We are in the Dept of Ecology & Evolutionary Biology and Dept of Entomology at Cornell University. Our lab studies the ecology and evolution of plant-insect interactions, including aspects of herbivory, community ecology, defense theory, phenotypic plasticity, Chemical Ecology, and coevolution. Research projects include work on local biodiversity, milkweeds, and Monarch butterflies. See also the Cornell Chemical Ecology Group. We are especially keen to work on combining comparative phylogenetic approaches with experimental evolutionary ecology as a means to link natural history, evolutionary convergence, and strong inference towards understanding function and ecological outcomes.

lab aug 2020


 

Where do monarch butterflies come from?

The plight of monarch butterflies is often in the news and many scientists around the world are working hard to understand their annual migratory cycle.  How do the monarchs produced during summer in the northern reaches of America contribute to the overwintering population in Mexico?  The origins of monarch butterflies that make it to Mexico has been hotly debated and… Read more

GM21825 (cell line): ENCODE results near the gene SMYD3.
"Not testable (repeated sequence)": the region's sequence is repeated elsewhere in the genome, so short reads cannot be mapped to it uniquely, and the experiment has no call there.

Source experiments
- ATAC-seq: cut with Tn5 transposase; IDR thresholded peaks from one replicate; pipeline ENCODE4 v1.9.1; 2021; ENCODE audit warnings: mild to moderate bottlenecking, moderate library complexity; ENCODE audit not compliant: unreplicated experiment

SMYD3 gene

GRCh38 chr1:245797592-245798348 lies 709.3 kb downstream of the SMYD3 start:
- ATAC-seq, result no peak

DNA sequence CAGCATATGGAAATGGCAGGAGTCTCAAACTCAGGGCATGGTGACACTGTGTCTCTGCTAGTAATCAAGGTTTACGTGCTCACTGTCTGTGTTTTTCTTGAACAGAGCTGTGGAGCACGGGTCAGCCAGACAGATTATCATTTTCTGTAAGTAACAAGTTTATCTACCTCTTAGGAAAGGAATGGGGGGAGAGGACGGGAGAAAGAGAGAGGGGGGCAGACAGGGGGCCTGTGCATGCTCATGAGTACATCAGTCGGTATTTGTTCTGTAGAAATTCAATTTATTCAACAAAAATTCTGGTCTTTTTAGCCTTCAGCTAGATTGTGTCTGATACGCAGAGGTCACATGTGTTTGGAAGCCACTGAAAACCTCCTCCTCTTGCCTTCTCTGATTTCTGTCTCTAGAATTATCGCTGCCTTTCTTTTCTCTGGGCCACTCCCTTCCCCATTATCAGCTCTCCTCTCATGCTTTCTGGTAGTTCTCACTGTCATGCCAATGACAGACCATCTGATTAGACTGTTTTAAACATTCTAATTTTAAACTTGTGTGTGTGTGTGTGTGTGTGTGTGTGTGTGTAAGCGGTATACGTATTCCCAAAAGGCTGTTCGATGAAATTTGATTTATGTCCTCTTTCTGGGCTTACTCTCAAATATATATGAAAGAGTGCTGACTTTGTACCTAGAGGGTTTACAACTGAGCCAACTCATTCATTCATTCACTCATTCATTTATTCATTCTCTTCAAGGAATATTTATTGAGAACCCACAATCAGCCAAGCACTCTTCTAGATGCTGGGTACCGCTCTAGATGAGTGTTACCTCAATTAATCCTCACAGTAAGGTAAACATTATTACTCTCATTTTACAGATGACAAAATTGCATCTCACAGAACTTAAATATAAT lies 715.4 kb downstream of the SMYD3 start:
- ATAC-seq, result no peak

Winter Walks 2017 #1

Winter Walks are a tradition of the Ecology and Evolutionary Biology Department at Cornell University, started by Professor Peter Marks in the 1970s.  Winter walks grew out of the teaching of Plant Ecology field labs (taught in the fall), as students wanted to continue Friday afternoon outings in the “spring” semester.  So while many animals are dormant, gorges are icy,… Read more

Monarch book!

My new book, Monarchs and Milkweed, a highly illustrated popular science book will be available in late March from Princeton University Press.   Here is what Carl Safina, author of Beyond Words: What Animals Think and Feel, says: It’s impossible to imagine the world without monarch butterflies. But they face mounting challenges. This clear, fact-packed book looks at this astonishing and… Read more

Welcome to the new lab page!

Hi folks! Welcome to the revised landing page, with the added benefit of blog posts.  You’ll see posts related to interesting ecology and evolutionary biology, monarch butterflies, and and our plant-insect interactions weekly discussions here.  For this first post, I simply want to let you know that past “Lab News” back to 2009 can be found here.… Read more